Lunch Address (Evaluating Claims about "the End of Men" Conference)

Lunch Address
Joan C. Williams, University of California-Hastings College of Law

Professor Joan [...]C. Williams of the University of California-Hastings College of Law later shifted the focus from gender to class by quoting Rosin—“What dried up was a path to the middle class and all the familiar landmarks that went with it.” Williams said that the Great Recession “eviscerated” the middle class who already struggled to pay their bills on a single middle class salary. Rosin’s book “documents the absolute humiliation” of today’s working class men because one in five cannot find work. Meanwhile, only 15% of partners at law firms are women, and their annual salaries average $237,000 less than men in the same positions. Elite professional men appear to be breadwinning as usual.

About the Conference:
Friday, October 12 & Saturday, October 13, 2012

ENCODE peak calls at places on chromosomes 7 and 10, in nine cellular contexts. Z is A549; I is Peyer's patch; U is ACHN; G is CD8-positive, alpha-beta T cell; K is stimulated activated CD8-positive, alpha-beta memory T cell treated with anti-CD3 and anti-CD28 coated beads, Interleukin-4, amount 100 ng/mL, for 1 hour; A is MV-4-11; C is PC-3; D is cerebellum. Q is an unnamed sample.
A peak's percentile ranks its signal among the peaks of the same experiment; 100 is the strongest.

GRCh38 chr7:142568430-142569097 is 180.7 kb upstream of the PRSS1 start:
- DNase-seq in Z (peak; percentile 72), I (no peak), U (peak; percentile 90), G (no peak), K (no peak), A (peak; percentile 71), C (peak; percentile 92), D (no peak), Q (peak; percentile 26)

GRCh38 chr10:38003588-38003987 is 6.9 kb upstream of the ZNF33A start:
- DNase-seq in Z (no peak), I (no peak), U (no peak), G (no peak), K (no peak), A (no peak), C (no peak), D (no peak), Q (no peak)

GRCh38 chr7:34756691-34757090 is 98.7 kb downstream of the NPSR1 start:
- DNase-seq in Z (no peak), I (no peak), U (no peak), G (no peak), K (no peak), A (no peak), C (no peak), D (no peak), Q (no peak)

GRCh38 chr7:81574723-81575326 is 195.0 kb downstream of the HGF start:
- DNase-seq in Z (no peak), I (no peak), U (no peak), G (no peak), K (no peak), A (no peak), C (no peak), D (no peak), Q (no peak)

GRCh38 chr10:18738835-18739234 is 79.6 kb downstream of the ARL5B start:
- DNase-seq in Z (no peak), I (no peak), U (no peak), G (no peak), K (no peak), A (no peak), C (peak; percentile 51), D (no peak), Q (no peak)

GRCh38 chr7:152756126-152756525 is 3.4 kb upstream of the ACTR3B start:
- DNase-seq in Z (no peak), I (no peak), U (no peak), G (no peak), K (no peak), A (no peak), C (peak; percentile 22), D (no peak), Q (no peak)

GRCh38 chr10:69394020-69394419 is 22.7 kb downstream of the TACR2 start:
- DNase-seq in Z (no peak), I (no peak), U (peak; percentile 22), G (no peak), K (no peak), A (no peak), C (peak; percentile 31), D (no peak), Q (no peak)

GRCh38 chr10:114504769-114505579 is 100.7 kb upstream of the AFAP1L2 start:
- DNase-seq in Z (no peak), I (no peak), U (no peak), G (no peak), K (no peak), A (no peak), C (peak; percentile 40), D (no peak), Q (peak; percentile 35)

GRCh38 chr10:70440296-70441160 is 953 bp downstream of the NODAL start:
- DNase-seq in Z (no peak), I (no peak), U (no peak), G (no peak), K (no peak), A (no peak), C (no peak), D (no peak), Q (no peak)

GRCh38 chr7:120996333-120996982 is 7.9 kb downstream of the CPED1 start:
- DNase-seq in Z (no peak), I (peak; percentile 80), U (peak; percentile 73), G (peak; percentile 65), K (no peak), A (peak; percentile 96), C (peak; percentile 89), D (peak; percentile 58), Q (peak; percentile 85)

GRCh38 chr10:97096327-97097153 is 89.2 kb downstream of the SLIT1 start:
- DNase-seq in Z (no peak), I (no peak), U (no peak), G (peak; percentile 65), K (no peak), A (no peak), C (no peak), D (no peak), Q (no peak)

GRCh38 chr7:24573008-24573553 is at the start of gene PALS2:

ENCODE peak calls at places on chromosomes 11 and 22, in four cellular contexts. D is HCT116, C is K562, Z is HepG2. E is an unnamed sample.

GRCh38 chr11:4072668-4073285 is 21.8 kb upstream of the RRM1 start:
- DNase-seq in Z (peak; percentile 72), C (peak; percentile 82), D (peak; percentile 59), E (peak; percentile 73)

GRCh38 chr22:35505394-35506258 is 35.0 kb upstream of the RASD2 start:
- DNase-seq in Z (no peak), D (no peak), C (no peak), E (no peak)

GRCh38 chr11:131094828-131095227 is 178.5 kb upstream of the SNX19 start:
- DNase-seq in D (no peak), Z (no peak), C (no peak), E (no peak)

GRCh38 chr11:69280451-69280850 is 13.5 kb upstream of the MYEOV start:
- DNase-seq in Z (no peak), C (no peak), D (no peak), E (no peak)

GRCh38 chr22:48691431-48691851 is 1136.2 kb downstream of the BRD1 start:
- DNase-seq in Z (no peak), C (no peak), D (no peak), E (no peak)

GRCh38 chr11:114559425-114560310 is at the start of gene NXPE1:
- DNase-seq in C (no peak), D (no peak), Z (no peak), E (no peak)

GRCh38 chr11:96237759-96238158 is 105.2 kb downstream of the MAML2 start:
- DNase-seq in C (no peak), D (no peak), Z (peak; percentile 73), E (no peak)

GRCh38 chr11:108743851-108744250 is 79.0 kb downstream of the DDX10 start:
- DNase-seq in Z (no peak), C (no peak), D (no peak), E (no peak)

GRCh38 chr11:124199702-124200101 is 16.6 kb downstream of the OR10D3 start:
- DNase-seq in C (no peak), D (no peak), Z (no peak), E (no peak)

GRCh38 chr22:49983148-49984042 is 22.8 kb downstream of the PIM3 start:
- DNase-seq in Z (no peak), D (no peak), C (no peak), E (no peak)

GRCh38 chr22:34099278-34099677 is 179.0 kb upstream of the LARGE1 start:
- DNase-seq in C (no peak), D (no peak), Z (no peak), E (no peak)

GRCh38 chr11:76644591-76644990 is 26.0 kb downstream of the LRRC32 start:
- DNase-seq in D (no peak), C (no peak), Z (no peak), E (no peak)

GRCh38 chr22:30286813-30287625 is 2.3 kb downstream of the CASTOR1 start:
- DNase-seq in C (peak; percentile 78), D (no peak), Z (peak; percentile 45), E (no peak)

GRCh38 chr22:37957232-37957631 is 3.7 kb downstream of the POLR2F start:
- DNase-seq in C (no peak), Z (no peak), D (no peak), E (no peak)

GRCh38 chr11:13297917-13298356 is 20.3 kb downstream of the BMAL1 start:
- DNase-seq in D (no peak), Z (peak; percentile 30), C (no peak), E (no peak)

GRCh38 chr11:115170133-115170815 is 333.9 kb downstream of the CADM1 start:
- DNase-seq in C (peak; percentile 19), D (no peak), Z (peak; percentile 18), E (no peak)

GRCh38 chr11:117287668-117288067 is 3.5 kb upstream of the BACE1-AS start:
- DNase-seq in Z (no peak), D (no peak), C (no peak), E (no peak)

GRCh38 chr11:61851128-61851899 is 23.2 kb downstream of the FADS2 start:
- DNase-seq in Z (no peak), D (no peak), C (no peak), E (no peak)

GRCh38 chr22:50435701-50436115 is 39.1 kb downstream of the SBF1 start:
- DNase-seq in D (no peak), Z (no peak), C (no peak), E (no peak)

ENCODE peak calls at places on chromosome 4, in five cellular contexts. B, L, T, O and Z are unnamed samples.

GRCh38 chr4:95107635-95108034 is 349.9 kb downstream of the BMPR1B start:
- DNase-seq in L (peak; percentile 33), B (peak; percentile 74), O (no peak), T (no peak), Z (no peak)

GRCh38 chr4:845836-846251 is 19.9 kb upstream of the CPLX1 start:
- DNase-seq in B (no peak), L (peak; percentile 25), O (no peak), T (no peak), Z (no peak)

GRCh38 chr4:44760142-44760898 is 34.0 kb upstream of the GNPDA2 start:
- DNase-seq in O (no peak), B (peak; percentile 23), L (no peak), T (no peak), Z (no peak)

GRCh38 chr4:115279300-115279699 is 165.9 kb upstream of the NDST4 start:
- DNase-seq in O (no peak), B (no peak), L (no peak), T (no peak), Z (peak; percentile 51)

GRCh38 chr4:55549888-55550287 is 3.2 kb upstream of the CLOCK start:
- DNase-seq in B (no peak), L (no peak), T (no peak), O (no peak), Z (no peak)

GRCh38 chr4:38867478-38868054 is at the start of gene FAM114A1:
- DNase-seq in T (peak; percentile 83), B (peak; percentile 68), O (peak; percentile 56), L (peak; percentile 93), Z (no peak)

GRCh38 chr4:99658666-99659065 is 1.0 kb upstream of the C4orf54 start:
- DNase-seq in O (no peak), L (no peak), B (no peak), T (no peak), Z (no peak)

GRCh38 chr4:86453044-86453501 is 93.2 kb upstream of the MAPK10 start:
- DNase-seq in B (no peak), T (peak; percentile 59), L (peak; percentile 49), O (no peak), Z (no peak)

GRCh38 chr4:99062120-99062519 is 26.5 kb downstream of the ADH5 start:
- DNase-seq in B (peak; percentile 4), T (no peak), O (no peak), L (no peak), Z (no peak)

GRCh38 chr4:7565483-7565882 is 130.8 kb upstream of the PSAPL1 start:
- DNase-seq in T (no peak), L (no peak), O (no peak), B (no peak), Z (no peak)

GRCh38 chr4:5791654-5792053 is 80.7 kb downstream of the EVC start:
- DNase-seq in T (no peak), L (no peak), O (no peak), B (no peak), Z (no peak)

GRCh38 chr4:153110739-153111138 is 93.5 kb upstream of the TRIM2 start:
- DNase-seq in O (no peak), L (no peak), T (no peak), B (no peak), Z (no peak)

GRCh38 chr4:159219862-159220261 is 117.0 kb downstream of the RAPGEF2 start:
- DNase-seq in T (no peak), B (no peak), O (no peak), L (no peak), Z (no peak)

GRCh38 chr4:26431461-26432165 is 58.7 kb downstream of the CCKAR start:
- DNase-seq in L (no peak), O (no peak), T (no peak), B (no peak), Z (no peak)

Boston University School of Law

"The end of men," a phrase coined by journalist HannaRosin, captures the proposition that women have made such remarkable progress in all domains—and men have suffered such declines and reversals—that women are effectively surpassing men and becoming the dominant sex. This interdisciplinary conference evaluated claims about "the end of men" and consider their implications.

Feminist diagnoses of sex discrimination have fueled changes in law and policy, as well as in cultural norms. Should recent claims about the status of men likewise prompt redress? The conference examined empirical assertions about men's and women's comparative status in concrete domains, such as education, the workplace and the family. It examined how the data supporting claims about the end of men—and progress of women—look once differentiated by class, race, region and other categories. It provided historical perspectives on current anxieties about imbalances between men's and women's power, opportunities and status.

The conference also offered comparative and international perspectives on the "end of men" thesis, testing it in a variety of contexts in Europe and the Middle East. Papers and proceedings will be published in the Boston University Law Review.


Tags: law, gender equality, discrimination

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